Next, they placed a sheet of graphene on top of the aligned bacteria and cooked the lot in a vacuum chamber heated to 250°C. This caused the bacteria to dehydrate and shrink, dragging the graphene sheet with them so that it took on the wrinkle patterns of the cells underneath it.

Crucially, bacteria do not wrinkle at random. Bacillus subtilis cells form wrinkles about 33 nanometres (billionths of a metre) apart—so that was the separation of the ridges imposed on the graphene. Unfortunately, this is too far apart to create a significant bandgap. The ridges do not disrupt graphene’s electronic structure enough. To do that, they would have to be less than five nanometres apart. But Dr Berry thinks such distances might be achieved by using another species of bacterium, one with stronger cell walls—or, perhaps, different sorts of cells altogether.

Even the 33-nanometre wrinkles, though, give graphene some interesting properties. Instead of zipping randomly across it, electrons traversing a sheet of wrinkly graphene are channelled between the ridges. This suggests that, if the bandgap problem can be resolved, then placing bacteria in preset arrays to create complex channel patterns would be the equivalent of etching a silicon chip. Components like the logic gates which form the basis of computing could thus be created.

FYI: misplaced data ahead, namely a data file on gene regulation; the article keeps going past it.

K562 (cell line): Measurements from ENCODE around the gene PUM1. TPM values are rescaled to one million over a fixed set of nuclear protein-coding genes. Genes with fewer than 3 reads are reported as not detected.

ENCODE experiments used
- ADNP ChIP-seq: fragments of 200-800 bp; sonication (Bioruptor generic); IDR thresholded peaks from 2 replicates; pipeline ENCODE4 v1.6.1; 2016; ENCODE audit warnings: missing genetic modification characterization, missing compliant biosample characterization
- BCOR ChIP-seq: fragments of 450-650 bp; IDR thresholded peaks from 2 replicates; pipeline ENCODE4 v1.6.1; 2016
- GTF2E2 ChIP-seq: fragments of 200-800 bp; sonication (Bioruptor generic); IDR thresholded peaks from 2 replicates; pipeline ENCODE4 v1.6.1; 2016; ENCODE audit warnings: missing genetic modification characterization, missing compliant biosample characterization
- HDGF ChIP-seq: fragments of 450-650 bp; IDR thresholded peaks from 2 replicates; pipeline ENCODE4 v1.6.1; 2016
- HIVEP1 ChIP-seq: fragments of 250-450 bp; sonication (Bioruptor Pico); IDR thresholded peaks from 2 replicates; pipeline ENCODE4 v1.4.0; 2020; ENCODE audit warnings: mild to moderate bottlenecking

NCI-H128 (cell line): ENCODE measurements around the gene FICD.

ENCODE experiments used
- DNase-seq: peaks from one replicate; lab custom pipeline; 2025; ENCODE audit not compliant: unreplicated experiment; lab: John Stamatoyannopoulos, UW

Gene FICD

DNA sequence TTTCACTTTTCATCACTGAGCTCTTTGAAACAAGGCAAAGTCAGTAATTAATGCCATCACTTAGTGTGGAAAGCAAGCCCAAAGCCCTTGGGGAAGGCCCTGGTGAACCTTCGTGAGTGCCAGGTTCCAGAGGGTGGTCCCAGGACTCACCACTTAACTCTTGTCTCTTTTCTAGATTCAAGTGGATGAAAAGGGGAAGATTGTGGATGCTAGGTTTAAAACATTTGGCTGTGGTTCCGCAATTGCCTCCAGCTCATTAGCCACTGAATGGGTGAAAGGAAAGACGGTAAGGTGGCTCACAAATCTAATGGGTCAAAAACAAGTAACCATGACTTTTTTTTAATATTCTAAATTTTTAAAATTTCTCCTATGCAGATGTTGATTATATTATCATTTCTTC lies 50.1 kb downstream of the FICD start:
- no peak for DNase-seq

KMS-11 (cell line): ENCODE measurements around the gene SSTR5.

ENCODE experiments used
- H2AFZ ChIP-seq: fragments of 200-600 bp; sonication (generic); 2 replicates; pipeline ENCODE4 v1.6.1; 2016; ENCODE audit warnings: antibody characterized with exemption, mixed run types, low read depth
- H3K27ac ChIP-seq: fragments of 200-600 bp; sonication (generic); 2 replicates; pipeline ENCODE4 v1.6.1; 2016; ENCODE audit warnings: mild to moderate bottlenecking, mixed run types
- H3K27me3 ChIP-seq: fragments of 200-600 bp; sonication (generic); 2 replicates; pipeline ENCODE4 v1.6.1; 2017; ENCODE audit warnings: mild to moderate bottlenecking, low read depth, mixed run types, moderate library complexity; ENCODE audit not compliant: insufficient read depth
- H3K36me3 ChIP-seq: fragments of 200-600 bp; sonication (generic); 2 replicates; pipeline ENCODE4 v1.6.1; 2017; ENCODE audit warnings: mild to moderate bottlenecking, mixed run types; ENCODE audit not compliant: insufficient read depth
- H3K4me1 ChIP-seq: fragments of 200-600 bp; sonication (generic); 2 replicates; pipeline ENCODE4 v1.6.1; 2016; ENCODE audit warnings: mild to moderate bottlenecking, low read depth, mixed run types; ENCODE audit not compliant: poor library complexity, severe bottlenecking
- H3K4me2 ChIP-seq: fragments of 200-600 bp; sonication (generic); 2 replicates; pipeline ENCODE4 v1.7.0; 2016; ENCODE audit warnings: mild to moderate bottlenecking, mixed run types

Before that happens, though, two other problems need to be resolved. One is removing the bacteria and releasing the wrinkled graphene. That will mean finding the right chemical to do the loosening. The other is reproducibility. Individual bacteria differ slightly, not least because they are often of different ages, so any product that used unsorted cells as templates would be unreliable. This might be dealt with by cell-sorting techniques, or even by synthesising artificial scaffolds that behave similarly to cells. These, though, are details. The important thing is that Dr Berry has managed to push graphene towards semiconductivity in a novel and intriguing manner. The search for an application for the stuff has taken a step forward.